Say what? Did that really happen?

August 1, 2006

In a totally unexpected move, the U.S. District Court in Alexandria, Virginia put up a website to publish exhibits from the trial of convicted terrorist Zacarias Moussaoui. This sets a precedent of such magnitude that its affects on American jurisprudence will likely be not be fully known for years. One has to wonder what motivated such as action. Could it be that the case against Moussaoui was so shaky and the arguments against him so weak that the Administration feels a continuing need to lobbying the American public for support? It’s not like the posted material, taken by itself, is likely to convince anyone of anything. It’s more likely the intention in publicizing the material was simply to dazzle the public with complexity, hoping that an impressive show would shift public opinion in some measurable way.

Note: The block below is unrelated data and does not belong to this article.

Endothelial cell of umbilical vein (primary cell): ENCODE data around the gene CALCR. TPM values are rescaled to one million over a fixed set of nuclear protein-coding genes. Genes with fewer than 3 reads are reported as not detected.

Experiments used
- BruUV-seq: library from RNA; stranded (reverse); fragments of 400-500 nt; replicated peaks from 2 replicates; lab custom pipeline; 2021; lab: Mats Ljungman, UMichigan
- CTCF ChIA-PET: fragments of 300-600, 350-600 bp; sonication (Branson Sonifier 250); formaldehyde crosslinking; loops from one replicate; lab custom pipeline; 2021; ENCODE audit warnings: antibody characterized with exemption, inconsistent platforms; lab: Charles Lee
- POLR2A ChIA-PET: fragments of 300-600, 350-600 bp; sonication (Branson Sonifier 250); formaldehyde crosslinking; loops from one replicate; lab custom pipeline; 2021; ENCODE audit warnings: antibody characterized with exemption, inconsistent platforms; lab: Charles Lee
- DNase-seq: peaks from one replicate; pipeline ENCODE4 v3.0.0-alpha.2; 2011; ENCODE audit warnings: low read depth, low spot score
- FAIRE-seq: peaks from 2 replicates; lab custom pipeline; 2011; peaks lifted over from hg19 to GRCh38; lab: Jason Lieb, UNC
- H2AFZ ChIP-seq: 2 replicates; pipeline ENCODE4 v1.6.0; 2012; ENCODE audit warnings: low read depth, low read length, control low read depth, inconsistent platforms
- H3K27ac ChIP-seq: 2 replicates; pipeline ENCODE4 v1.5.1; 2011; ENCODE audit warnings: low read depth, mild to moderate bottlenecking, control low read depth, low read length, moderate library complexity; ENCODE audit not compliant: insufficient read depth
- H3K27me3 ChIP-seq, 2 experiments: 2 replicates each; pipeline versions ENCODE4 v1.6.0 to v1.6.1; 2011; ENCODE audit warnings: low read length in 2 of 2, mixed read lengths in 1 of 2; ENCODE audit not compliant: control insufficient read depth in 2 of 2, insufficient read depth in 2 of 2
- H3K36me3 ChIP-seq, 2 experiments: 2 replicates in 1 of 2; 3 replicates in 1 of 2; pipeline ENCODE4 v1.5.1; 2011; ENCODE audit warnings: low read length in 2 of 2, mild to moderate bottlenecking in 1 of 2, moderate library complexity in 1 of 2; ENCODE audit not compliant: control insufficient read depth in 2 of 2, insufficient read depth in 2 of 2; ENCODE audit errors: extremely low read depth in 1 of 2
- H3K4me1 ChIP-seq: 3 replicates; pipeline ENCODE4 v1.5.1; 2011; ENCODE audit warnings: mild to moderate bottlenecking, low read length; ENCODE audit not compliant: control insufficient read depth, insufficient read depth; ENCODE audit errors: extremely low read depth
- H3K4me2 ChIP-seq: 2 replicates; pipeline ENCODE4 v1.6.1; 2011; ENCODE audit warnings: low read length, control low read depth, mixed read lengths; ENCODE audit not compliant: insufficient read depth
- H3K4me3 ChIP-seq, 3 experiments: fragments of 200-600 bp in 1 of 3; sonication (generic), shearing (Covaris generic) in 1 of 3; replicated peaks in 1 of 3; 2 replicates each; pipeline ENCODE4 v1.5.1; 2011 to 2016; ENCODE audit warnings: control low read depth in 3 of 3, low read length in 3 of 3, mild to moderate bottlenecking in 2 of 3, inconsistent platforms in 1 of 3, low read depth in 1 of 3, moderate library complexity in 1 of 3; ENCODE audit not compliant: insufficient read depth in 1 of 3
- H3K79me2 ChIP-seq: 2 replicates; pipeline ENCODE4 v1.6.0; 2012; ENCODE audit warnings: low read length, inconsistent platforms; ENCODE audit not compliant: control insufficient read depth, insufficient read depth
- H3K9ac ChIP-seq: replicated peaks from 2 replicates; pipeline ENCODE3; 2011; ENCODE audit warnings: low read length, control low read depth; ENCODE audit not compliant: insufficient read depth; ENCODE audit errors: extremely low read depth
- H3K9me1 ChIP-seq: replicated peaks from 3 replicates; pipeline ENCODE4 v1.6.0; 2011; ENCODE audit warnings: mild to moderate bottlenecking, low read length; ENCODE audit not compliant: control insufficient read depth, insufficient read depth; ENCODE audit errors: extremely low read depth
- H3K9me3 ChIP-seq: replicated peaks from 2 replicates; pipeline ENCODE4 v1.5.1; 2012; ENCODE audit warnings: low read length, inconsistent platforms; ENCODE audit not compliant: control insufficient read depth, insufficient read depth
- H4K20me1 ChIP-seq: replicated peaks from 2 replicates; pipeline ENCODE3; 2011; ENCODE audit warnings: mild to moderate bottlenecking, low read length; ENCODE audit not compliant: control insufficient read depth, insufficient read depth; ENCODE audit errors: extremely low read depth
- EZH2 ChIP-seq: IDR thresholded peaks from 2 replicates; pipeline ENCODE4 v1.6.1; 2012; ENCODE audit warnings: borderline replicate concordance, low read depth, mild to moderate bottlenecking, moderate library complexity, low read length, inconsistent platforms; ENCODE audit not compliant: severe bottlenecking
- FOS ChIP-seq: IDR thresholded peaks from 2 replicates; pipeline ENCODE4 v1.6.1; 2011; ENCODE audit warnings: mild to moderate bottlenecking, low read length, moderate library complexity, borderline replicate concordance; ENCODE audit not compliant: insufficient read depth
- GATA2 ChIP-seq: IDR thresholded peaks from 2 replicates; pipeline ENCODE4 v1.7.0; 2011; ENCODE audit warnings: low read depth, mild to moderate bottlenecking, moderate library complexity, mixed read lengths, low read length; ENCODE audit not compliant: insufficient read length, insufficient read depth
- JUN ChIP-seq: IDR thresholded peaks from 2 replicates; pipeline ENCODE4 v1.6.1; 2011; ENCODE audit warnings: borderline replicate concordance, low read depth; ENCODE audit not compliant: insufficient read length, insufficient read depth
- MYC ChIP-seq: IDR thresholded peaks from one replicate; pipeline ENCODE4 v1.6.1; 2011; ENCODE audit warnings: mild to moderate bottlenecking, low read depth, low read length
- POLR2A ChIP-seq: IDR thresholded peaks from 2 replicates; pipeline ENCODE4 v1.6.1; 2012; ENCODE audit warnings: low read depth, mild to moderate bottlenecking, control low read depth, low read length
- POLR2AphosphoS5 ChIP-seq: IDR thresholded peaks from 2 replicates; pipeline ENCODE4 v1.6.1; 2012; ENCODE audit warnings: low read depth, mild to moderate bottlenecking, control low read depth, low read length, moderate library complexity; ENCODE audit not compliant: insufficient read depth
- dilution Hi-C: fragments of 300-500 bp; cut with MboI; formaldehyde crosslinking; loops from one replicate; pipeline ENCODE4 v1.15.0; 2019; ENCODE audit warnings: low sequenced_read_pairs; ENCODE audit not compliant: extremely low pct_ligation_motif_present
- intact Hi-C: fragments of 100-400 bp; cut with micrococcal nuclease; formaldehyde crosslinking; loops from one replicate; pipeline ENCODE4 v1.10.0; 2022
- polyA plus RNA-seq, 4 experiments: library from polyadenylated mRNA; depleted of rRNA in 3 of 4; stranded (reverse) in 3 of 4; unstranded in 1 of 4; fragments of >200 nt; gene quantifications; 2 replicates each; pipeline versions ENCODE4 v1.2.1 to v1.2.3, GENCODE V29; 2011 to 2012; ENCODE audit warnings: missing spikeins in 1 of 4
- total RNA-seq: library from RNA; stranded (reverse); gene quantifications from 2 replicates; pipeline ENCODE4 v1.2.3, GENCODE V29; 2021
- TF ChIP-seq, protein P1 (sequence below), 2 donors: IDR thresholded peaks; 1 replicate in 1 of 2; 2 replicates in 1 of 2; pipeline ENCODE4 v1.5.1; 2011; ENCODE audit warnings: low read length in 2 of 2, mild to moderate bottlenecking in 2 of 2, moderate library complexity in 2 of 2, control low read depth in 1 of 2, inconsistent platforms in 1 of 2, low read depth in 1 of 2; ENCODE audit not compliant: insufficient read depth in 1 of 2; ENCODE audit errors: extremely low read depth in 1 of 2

Of course the awake among you will point out that Moussaoui plead guilty, so what would the quality of the case, or public opinion of it have to do with anything? Well, that’s a good question. I can only imagine that someone in the Administration was looking down the road, trying to anticipate challenges in successfully trying those currently held at Guantánamo Bay. If publishing the Moussaoui documents can be demonstrated to effect public opinion, then they’ll have identified a potential new tool for the government’s arsenal of tools to control public opinion. Sure it sounds perfectly Machiavellian, but hey, it’s Washington, could we expect anything less?


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